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Resolution Tube uses mobile tech to fix complicated machines

Image Credit: Resolution Tube

Arnav Anand spent years figuring out how to fix broken machines.

Now he is applying that knowledge to Resolution Tube, which today announced $1.5 million in seed funding.

Resolution Tube is a mobile app that uses augmented reality to help field technicians do their jobs. Specifically, it helps them fix broken machines, such as heating, ventilation and air conditioning (HVAC) systems. The company also has a prototype Google Glass app.

Anand previously worked as a manufacturing engineer at Boston Scientific where one of his responsibilities was to fix machines.

“I would go down to the manufacturing floor along with a technician to fix the machine,” he told VentureBeat. “If we couldn’t fix it, I would have to wait for a tech from the machine vendor to come from a different location. At the same time, I watched a video about telemedicine and saw a strong analogy between telemedicine and my problem of fixing machines.  In this case, instead of sick patients I had broken machines and instead of the distantly located doctors, we had technicians.”

App In FieldFrom Resolution Tube’s app, workers can access relevant files and information about the products and machines they are working on. If they have questions, technicians can snap photos and get advice from colleagues, or be connected to experts via video.

All the video chats, conversations, and other data are logged in Resolution Tube, creating a crowdsourced store of information.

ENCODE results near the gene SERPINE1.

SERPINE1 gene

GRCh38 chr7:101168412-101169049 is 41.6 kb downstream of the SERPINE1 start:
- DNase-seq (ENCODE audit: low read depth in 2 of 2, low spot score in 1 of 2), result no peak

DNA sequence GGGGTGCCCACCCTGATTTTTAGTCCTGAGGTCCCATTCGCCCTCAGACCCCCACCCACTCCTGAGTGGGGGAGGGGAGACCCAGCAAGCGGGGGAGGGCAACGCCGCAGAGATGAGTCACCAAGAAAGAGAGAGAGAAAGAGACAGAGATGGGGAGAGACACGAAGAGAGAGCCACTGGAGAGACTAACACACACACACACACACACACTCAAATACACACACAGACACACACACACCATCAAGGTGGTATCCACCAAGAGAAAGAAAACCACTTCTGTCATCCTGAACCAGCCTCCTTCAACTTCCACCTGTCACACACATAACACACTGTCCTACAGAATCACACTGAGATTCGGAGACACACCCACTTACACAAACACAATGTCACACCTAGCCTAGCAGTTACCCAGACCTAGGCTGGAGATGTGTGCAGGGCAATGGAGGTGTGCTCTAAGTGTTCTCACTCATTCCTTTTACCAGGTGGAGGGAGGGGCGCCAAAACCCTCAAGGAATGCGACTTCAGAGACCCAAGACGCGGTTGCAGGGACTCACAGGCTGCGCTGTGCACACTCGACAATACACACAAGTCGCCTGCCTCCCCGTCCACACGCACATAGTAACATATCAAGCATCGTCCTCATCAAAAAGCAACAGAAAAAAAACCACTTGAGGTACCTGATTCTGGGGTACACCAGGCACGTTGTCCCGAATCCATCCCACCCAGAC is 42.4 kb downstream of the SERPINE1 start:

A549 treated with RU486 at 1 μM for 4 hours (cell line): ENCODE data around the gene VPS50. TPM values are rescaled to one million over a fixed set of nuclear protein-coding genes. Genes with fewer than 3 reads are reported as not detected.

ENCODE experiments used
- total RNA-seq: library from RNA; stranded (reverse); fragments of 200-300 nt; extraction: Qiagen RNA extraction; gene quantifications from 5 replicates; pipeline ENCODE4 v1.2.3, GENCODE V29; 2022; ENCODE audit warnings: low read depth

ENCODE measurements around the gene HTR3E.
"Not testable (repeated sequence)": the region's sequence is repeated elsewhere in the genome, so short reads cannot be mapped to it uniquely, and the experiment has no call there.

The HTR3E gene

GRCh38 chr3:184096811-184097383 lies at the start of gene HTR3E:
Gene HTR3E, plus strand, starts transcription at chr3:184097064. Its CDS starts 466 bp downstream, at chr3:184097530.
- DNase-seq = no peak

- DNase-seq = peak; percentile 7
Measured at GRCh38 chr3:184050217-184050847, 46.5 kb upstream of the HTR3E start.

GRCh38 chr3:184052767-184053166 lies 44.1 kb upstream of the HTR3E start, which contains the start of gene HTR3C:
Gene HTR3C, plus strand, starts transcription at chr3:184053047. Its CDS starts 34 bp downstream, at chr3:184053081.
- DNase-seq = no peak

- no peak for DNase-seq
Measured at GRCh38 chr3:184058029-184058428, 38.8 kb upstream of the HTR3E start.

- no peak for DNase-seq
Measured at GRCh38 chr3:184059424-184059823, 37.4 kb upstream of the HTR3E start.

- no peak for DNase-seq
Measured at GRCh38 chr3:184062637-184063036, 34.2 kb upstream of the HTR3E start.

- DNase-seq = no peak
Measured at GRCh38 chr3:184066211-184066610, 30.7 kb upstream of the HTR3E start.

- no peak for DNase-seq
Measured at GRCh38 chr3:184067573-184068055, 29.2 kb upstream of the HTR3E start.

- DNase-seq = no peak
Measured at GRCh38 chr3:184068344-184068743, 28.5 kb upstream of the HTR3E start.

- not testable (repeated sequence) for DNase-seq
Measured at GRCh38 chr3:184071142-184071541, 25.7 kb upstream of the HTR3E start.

With a shift in the focus of our education system to academic over trade professions, there are fewer and fewer technicians entering the job market every year,” Anand said. “As a result, a big percentage of current technicians in the Baby Boomer generation are now retiring, and companies need a way to empower their technicians to do more and service machines faster, as well as capture all of the knowledge from the retiring workforce.”

Anand said the vision is to make field service a more efficient industry using mobile technology. The ubiquity of smartphones (and their capabilities) present an opportunity to change how field service is done. He claims Resolution Tube saves technicians at least an hour a day and prevents return trips — all improving customer service.

The startup is starting with HVAC providers, but ultimately has a much bigger vision.

“We envision that instead of that 1-800 number, you could just take a picture of the broken product with your smartphone/smart glasses or search what company you want to contact through ResolutionTube and be immediately connected with a smart troubleshooting ninja,” Anand said. “If the ninja cannot fix it, then the platform then connects with a relevant customer service agent who can clearly see the problem through video chat and can intuitively explain the solution remotely through augmented reality.”

Anand is a fellow and entrepreneur-in-residence at UC Berkeley. He spent a decade in manufacturing, working on cars, mining equipment, and medical devices, with recent experience at Boston Scientific and Guidant. He met cofounder Spencer Poff at Berkeley and the two founded Resolution Tube. The company went through TechStars Seattle.

Madrona Venture Group led this round of funding with participation from Accelprise Ventures, David Cohen, Rudy Gadre, Own Van Natta, Vijay Vashee and other.

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